Jon Stewart Scores A Big Win For 9/11 Responders As Congress Will Reauthorize Health Fund

Jon Stewart lobbies Congress

Jon Stewart’s lobbying has paid off as Congress will extend the 9/11 responders health care fund for five more years as part of the omnibus spending bill.

Roll Call reported:

Another outstanding measure, one that would reauthorize health care spending for 9/11 responders, was on track to be added to the omnibus. Supporters, including comedian Jon Stewart, have been pushing Congress hard to take up the reauthorization, which expired earlier this year.

Negotiators are very close to a final agreement that would extend the Zadroga Act’s health fund to 2090, the office of Sen. Charles E. Schumer, D-N.Y., told Roll Call.

The deal would provide for a five-year extension of the victims compensation fund, with $4.6 billion, with the agreement being included in the omnibus spending bill.

Stewart has lobbied Congress twice in the last four months to extend health care spending for 9/11 responders.

Less than two weeks ago, Stewart hammered Senate Majority Leader Mitch McConnell (R-KY) for holding up the funding for 9/11 heroes until he could get the ban lifted on oil exports. Stewart said, “The man has literally sponsored and touted the exact same bill for energy workers. I honestly just wish I could understand the rationale. That bill cost twice as much what they’re asking for these guys.”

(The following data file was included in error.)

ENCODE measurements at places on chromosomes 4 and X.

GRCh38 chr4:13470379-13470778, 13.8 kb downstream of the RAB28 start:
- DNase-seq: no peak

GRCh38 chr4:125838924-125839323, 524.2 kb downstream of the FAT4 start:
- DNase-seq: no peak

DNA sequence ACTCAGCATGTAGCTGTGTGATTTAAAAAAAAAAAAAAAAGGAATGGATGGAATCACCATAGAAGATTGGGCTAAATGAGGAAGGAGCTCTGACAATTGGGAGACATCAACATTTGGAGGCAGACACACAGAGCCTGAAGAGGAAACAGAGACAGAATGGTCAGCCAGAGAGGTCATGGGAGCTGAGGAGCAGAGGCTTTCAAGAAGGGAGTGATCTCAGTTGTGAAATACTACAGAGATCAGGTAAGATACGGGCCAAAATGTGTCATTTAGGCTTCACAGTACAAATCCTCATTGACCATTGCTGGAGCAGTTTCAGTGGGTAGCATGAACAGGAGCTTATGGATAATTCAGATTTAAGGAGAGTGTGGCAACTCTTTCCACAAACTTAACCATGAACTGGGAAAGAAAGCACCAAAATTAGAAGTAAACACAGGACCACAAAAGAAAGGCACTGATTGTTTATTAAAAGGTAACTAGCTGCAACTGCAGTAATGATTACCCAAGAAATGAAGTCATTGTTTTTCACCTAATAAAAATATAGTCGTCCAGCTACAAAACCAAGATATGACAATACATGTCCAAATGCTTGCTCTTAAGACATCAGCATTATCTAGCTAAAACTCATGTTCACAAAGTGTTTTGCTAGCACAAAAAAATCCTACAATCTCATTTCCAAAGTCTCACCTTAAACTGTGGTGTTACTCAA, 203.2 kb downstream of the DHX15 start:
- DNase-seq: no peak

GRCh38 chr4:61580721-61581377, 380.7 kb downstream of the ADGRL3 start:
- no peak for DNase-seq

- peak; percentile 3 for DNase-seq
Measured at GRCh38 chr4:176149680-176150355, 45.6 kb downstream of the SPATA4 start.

The rationale is that Republicans were holding healthcare funding for first responders hostage, and using it as a bargaining chip to get a gift for Big Oil.

Jon Stewart isn’t on Comedy Central anymore, but he remains a powerful and forceful advocate for the causes that he believes in.

Some feel that Stewart deserves much of the credit for getting the original bill passed in 2010.
Politico summed up Stewart’s role in holding congressional feet to the fire:

Many advocates still credit Stewart with making the whole thing happen. After the segment aired, the Senate in the closing hours of its 2010 lame duck session ultimately approved a compromise five-year, $4.2 billion bill by a unanimous voice vote. House Democratic leaders about to relinquish their majority with the next Congress had to summon a couple of lawmakers back to Washington for the vote on final passage, which came about a week after Stewart’s segment aired.

“We call him the Christmas miracle of 2010,” said Scott Chernoff, a retired officer from the New York Police Department who was at the World Trade Center site on Sept. 11 and then spent about 300 hours working security at Ground Zero in its aftermath.

After he retired from The Daily Show, Jon Stewart could have walked away. Instead, he is fighting harder than ever for what is right, and if Republicans keep control of either the House and/or the Senate, Stewart may have to wage the same battle again in 2020-2021.